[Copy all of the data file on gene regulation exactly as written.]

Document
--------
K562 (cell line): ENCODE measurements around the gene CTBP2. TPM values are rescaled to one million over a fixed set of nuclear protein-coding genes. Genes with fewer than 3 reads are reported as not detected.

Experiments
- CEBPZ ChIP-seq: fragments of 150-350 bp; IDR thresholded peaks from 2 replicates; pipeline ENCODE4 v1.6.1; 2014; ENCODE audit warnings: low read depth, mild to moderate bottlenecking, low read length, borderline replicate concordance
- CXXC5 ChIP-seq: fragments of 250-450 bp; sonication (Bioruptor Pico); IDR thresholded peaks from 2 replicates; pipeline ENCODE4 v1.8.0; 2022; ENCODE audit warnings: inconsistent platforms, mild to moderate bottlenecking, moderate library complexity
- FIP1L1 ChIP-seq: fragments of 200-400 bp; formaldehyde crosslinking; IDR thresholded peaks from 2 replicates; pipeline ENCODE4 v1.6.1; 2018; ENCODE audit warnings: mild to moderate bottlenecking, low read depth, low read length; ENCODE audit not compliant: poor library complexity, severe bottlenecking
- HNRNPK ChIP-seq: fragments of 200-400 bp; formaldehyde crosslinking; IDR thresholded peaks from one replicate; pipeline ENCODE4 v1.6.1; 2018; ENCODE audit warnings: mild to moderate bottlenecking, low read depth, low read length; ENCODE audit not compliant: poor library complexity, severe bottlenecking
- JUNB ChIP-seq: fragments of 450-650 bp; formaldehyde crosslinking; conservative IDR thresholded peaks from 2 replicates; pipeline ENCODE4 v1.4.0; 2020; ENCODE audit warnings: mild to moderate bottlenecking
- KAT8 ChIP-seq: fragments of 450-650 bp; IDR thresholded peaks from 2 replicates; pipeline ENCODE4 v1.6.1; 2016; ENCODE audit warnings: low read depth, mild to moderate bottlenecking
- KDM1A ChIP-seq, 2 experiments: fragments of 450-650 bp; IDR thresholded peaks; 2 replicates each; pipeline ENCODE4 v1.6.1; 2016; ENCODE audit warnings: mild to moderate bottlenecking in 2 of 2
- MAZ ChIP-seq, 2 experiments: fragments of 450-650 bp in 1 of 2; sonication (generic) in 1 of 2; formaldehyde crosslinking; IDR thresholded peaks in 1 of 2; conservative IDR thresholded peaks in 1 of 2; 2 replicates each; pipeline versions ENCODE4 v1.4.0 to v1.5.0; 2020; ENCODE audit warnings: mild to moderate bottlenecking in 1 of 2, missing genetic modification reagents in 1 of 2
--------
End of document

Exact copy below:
K562 (cell line): ENCODE measurements around the gene CTBP2. TPM values are rescaled to one million over a fixed set of nuclear protein-coding genes. Genes with fewer than 3 reads are reported as not detected.

Experiments
- CEBPZ ChIP-seq: fragments of 150-350 bp; IDR thresholded peaks from 2 replicates; pipeline ENCODE4 v1.6.1; 2014; ENCODE audit warnings: low read depth, mild to moderate bottlenecking, low read length, borderline replicate concordance
- CXXC5 ChIP-seq: fragments of 250-450 bp; sonication (Bioruptor Pico); IDR thresholded peaks from 2 replicates; pipeline ENCODE4 v1.8.0; 2022; ENCODE audit warnings: inconsistent platforms, mild to moderate bottlenecking, moderate library complexity
- FIP1L1 ChIP-seq: fragments of 200-400 bp; formaldehyde crosslinking; IDR thresholded peaks from 2 replicates; pipeline ENCODE4 v1.6.1; 2018; ENCODE audit warnings: mild to moderate bottlenecking, low read depth, low read length; ENCODE audit not compliant: poor library complexity, severe bottlenecking
- HNRNPK ChIP-seq: fragments of 200-400 bp; formaldehyde crosslinking; IDR thresholded peaks from one replicate; pipeline ENCODE4 v1.6.1; 2018; ENCODE audit warnings: mild to moderate bottlenecking, low read depth, low read length; ENCODE audit not compliant: poor library complexity, severe bottlenecking
- JUNB ChIP-seq: fragments of 450-650 bp; formaldehyde crosslinking; conservative IDR thresholded peaks from 2 replicates; pipeline ENCODE4 v1.4.0; 2020; ENCODE audit warnings: mild to moderate bottlenecking
- KAT8 ChIP-seq: fragments of 450-650 bp; IDR thresholded peaks from 2 replicates; pipeline ENCODE4 v1.6.1; 2016; ENCODE audit warnings: low read depth, mild to moderate bottlenecking
- KDM1A ChIP-seq, 2 experiments: fragments of 450-650 bp; IDR thresholded peaks; 2 replicates each; pipeline ENCODE4 v1.6.1; 2016; ENCODE audit warnings: mild to moderate bottlenecking in 2 of 2
- MAZ ChIP-seq, 2 experiments: fragments of 450-650 bp in 1 of 2; sonication (generic) in 1 of 2; formaldehyde crosslinking; IDR thresholded peaks in 1 of 2; conservative IDR thresholded peaks in 1 of 2; 2 replicates each; pipeline versions ENCODE4 v1.4.0 to v1.5.0; 2020; ENCODE audit warnings: mild to moderate bottlenecking in 1 of 2, missing genetic modification reagents in 1 of 2